When we see a hardware startup that’s raised a lot of capital and they haven’t launched a product, that’s a very big red flag. Where have you put all that money? They’re saying, “Well, we were trying to perfect the technology.” The other side of the spectrum, like on the China side—Chinese entrepreneurs are very good at executing. Even the low-tech solutions. A good example of that is Amazon Go-style stores. In China there are already companies that have deployed hundreds of these stores at scale. If you search for companies like BingoBox, they already exist. Over here people are still trying to perfect the technology to make sure it works.
Understanding the market you’re going after, there’s a lot you can achieve. That’s something I tell people. Try to build a product in a market that already exists, so you’re not the first that’s spending millions of dollars educating people about why they should buy your product.
Lindenbaum: I don’t necessarily buy into the idea that every company pivots, because if you look at the big ones — Facebook, Google, Apple — they didn’t. They are all what they started as, for the most part. That true sense of being able to get there makes sense. Although the pivot is clearly a big part of the model. But really, finding a big problem and solving it is still the crux of our whole business.
That problem may be one step beyond the surface level. Our belief in Ring, for example, is if you didn’t have packages, then people wouldn’t have been as interested in doing that. It’s not only the first step. It’s really the second step. If you look at why they were acquired, it’s because there’s a pretty long tail associated with that concept.
Look at the problems that are solvable. People are jammed up in San Francisco. Somebody connected a scooter. Now they’re duking it out for control of the city. Taxicabs are inefficient. Now we have ride-sharing. Look at problems. Don’t look at technology and then go try and solve something that may or may not be a true problem. The bigger the problem, the easier it is to break it down. The smaller the problem, the bigger the problem you have.
Edelhart: You can have your Jerry Springer moment. I’ll point out, for the record, that the first version of Facebook was about pretty girls on the Harvard campus—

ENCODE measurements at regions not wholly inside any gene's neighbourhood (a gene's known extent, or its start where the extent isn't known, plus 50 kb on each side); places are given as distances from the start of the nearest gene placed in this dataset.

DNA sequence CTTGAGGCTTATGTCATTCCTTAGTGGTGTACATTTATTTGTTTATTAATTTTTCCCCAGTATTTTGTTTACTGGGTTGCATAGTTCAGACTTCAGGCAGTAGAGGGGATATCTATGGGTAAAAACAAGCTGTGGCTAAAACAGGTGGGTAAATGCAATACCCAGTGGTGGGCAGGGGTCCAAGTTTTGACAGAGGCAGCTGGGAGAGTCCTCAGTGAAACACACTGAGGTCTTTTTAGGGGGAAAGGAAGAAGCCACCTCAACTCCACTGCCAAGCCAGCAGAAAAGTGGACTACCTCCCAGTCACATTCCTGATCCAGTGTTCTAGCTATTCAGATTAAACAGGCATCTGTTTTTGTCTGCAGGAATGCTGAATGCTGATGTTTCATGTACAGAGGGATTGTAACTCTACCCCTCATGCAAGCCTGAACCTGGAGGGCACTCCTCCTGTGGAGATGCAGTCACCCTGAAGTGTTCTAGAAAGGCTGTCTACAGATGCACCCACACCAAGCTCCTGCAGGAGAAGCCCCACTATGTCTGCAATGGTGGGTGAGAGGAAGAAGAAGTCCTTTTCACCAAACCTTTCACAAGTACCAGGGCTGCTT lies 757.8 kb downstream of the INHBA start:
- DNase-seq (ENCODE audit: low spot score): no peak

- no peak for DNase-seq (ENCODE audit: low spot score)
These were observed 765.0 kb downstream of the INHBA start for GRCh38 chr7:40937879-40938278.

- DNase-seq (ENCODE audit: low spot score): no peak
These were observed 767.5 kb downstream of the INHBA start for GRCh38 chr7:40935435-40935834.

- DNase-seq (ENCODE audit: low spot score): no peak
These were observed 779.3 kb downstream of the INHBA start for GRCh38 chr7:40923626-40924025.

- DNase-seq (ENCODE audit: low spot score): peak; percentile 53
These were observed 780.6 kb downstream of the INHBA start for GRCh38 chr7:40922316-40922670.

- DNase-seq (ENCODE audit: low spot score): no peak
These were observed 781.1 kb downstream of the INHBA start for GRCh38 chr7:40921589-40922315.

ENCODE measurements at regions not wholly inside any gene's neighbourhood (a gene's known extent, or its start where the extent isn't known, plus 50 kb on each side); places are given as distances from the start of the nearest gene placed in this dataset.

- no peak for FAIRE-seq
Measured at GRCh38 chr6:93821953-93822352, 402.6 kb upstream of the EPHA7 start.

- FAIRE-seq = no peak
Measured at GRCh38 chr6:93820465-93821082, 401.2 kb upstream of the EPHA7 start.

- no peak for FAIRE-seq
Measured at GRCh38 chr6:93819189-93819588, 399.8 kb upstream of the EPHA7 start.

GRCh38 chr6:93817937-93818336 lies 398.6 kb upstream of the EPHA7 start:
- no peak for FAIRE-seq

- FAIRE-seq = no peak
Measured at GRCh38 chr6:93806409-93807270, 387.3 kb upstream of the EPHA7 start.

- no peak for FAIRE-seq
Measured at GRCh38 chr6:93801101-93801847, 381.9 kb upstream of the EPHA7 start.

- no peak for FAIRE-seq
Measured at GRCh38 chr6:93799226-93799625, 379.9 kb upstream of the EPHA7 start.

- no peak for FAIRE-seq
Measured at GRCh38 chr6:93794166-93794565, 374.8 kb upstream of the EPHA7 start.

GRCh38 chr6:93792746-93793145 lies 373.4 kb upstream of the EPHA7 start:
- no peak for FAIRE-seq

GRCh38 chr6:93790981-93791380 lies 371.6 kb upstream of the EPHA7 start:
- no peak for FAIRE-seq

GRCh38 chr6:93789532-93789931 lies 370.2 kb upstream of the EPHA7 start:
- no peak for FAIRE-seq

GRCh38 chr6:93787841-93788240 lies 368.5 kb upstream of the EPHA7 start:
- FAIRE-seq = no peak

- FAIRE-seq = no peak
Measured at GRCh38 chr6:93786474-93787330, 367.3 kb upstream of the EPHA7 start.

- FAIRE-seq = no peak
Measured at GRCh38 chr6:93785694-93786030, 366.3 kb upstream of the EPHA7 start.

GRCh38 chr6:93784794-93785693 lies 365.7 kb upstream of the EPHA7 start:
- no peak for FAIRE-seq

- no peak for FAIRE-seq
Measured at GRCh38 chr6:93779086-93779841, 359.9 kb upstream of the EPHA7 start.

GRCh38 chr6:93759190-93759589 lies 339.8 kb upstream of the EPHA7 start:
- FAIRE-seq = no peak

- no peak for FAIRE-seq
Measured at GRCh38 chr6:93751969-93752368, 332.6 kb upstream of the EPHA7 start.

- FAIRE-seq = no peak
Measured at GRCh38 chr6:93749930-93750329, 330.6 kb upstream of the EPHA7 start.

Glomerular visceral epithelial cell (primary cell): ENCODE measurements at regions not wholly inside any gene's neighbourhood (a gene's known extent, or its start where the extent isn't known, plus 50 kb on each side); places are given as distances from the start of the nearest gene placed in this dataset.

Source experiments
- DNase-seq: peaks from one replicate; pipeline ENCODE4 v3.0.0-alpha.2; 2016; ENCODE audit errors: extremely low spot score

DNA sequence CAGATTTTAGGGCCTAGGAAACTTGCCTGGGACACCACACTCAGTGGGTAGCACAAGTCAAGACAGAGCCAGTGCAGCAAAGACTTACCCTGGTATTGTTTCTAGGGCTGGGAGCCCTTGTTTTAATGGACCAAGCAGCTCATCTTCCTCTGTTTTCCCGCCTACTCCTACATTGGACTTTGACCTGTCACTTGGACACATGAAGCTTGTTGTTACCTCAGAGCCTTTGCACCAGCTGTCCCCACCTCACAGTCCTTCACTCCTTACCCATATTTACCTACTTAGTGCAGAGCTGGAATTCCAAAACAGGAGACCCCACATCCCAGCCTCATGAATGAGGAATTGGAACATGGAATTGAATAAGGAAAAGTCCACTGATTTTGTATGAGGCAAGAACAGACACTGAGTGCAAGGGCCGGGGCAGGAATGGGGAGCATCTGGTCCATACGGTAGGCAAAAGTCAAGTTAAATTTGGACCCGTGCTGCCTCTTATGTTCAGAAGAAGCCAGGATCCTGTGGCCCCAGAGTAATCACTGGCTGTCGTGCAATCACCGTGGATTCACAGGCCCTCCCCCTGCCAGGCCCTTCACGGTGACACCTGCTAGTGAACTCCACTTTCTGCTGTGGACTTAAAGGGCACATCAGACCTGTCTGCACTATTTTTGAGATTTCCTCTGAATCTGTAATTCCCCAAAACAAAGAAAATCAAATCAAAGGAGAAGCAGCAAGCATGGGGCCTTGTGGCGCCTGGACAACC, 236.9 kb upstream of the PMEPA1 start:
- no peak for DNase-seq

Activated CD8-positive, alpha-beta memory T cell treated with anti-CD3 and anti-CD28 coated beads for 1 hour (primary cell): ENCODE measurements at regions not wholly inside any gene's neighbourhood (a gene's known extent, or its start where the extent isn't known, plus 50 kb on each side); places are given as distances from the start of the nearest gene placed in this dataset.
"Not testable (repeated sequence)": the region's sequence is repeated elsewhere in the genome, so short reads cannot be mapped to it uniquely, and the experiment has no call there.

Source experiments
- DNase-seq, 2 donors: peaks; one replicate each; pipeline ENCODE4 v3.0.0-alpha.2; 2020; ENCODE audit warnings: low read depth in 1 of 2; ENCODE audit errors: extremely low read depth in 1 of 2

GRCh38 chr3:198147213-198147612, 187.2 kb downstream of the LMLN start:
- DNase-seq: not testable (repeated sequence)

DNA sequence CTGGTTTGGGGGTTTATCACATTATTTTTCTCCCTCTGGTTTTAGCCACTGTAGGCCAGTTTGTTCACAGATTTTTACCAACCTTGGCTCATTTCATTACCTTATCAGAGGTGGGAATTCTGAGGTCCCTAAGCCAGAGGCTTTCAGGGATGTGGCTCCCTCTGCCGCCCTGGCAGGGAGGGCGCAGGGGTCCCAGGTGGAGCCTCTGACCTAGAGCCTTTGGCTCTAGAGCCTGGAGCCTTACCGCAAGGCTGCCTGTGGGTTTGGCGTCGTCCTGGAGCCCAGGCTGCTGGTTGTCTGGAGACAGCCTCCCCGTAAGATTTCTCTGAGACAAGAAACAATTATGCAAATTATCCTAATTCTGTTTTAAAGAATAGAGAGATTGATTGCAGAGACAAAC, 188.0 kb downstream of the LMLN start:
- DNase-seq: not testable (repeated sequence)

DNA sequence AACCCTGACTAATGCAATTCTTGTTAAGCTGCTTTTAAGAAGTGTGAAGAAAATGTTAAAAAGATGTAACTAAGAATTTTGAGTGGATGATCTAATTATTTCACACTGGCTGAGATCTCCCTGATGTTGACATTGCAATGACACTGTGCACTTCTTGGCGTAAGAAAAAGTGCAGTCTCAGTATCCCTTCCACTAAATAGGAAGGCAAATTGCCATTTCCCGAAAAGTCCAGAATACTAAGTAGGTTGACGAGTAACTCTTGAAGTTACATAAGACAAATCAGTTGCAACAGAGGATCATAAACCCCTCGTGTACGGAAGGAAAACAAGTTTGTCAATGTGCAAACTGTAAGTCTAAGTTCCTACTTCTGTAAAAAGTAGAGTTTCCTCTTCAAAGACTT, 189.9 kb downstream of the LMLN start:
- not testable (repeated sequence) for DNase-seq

Lindenbaum: What do you think people are using Facebook for now? I don’t know what you’re using it for.
Edelhart: You couldn’t even get in if you weren’t a college student.
Lindenbaum: That’s called denial marketing.
Roberts: I’d also like to inject a little controversy. I am not excited about businesses where the hardware is the centerpiece. I’d encourage you all to think about—your team is probably going to need to be 80 percent AI. Hardware is off the shelf.
We’ve talked about this, but it’s about identifying those big customer problems. Rigorously go after understanding them, the human-centered design approach. Have those really differentiated teams, because they bring the deep domain knowledge. They bring the different disciplines. They understand that they’re building a service. They have to be customer-centric, not PhDs meeting with customers. I can’t even imagine funding a hardware business today like I used to where it was all about developing hardware. It’s just not going to be the case anymore.
Audience: Fortunately I work at a startup that’s building a service, trying to solve problems, but as an engineer I’m pretty excited by hardware. I love buying it and playing with it. Why do you feel so strongly that a hardware product will need something more than that today?
Roberts: There has to be hardware for Grit Labs to fund it. I just don’t think that the hardware is generally the most challenging piece of the solution. It’s going to be about the intelligence, about how this solution operates in the customer constraints. I’m not saying I’m not interested in hardware. I’m an electrical engineer by background. It’s just not where we’re seeing the innovation come from.